Good News Should Not Be Ignored

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smileyface.gifWith the doom and gloom hovering over consumers, the economy, Afghanistan, and corruption in government, it is important to revel in what good news comes our way. Otherwise, we risk becoming jaded and cynical, and that leads to apathy and inaction to improve what has gone wrong. There are various items of good news to cover. Let's take a look at this last week's worth.

The FCC, (Federal Communications Commission) did a good thing this week in ruling against Comcast and for Internet neutrality. Internet neutrality is simply a phrase representing the idea that no entity, corporation, or individual should have power and control over the flow of legal information across the internet. Comcast violated this concept and got their wrist slapped setting the first real administrative precedent for insuring neutrality.

In this Reuter's news story, the good news is: the people's Constitutional right to oversight and checks and balances against the executive branch of government was protected.

A federal judge ruled on Thursday that Congress in its fight with the Bush administration can subpoena current and former top White House aides in its investigation over the firing of U.S. attorneys.
As I wrote over at WatchBlog, this thumbing of the nose at Congress's subpeonae by White House workers has, in fact, been a thumbing of the nose at the American people and their constitutional form of government. Thankfully, our courts are still functioning better than Congress and the White House.

A bill has passed in the House called the Pay Discrimination Bill, 247 - 178 votes. No Republicans that I can tell, supported this bill. This bill, if it clears the Senate and survives Pres. Bush's veto, would go a long way toward addressing in law the glass ceiling women in America have hit in terms of equal pay for equal work. Vote Smart describes this bill as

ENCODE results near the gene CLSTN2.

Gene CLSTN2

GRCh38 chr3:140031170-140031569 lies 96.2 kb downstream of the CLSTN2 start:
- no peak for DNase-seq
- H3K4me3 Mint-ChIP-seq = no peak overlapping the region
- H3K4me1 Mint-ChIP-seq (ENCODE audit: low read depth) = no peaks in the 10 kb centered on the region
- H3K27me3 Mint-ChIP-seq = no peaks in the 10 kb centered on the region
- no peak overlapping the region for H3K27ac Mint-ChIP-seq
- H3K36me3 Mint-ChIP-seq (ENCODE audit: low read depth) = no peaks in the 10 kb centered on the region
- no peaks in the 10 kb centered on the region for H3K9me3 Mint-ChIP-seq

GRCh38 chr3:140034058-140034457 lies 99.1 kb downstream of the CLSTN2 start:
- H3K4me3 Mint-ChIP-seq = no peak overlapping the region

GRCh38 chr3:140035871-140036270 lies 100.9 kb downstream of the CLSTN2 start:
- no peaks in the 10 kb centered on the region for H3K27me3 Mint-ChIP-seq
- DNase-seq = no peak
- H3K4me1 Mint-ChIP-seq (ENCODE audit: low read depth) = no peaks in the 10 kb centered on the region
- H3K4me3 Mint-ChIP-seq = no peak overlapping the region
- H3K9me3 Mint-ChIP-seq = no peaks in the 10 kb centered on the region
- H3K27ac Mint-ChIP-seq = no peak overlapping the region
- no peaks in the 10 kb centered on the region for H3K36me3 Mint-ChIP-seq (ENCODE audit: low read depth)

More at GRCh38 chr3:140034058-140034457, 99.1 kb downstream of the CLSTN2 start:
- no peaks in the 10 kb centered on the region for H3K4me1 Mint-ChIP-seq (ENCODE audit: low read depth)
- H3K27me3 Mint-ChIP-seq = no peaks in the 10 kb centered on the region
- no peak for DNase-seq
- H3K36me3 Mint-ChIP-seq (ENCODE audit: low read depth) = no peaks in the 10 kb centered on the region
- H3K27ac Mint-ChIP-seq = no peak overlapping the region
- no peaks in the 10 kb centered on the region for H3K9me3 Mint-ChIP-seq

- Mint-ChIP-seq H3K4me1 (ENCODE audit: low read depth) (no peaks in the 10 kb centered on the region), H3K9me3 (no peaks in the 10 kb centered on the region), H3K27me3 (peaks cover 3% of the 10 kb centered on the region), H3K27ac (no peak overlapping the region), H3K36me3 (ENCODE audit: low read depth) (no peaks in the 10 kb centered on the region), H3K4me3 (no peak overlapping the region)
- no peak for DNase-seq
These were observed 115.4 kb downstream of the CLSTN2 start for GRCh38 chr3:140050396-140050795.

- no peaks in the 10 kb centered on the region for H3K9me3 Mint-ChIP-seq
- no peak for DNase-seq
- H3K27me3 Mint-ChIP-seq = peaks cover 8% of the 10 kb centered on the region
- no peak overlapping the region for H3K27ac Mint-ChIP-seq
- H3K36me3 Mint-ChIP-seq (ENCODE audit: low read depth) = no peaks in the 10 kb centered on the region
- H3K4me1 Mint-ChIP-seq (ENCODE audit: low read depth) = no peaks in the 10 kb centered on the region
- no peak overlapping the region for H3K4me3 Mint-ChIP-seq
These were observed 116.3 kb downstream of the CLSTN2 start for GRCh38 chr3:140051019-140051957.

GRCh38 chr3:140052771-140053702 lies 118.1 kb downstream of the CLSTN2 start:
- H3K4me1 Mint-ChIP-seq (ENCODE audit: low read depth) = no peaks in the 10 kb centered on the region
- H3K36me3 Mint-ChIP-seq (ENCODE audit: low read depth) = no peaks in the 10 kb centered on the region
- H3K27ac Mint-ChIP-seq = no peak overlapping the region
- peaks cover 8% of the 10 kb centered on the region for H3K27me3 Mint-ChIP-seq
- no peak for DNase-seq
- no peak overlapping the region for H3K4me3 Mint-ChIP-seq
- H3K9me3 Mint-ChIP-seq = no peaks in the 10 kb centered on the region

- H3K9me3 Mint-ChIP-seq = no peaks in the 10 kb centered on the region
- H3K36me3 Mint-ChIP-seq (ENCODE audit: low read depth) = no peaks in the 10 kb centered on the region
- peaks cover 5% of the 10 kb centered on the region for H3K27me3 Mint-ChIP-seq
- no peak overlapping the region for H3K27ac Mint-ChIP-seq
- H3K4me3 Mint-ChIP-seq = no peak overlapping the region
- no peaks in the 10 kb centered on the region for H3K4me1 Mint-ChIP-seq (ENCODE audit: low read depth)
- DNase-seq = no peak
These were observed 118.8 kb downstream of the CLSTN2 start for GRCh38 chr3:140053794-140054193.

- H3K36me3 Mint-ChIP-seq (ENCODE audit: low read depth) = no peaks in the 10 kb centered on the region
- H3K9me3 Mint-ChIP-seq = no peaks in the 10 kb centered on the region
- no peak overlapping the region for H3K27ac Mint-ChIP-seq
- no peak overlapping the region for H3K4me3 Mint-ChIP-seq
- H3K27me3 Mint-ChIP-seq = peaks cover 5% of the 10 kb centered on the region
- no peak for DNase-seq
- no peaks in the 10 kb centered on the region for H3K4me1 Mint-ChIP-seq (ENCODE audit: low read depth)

To amend the Fair Labor Standards Act of 1938 to provide more effective remedies to victims of discrimination in the payment of wages on the basis of sex, and for other purposes.

The Hill reports:

The Bush Administration reversed proposed Medicare cuts yesterday, which, thanks to a number of key Republican and Democratic congressional leaders, prevented the Centers for Medicare & Medicaid Services (CMS) from cutting $770 million in Medicare funding for seniors' nursing home care in FY 2009 and more than $5 billion over the next five years.
Well, it is an election year, after all. No surprise here. Still good news for our senior parents and grandparents in nursing homes. They won't be dying in alleyways and children's homes, for awhile yet.

The Hill also reports good news for America's college students:

Last night, the Senate achieved a monumental victory by overwhelmingly approving a bipartisan agreement to reauthorize the Higher Education Act (HEA). This bill will expand opportunities for all Americans by improving higher education affordability, access, and accountability.

And this final bit of good news doesn't sound like it, at first. The stock markets have given up about 20% of its gains from previous highs. Most folks would regard that as very bad news, especially if they are invested in the markets. But, historically speaking, this is a very positive turn of events. The reason is that the light at the end of recessionary tunnels is first revealed historically by a 20% or more decline in market valuations.

Though this particular 20% retrenchment was arguably not a total market capitulation as often seen historically prior to the end of recessionary periods, it does signal that investors are capitulating and selling to the point of many corporations being oversold given future prospective earnings. The end of this economic malaise, may be closer than its beginning, and that would mark a turning point for consumers and job hunters 12 to 24 months from now, if they can hang on that long.

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This page contains a single entry by David R. Remer published on August 1, 2008 4:52 PM.

Rove: In Contempt was the previous entry in this blog.

Republicans Upset, No One's Listening is the next entry in this blog.

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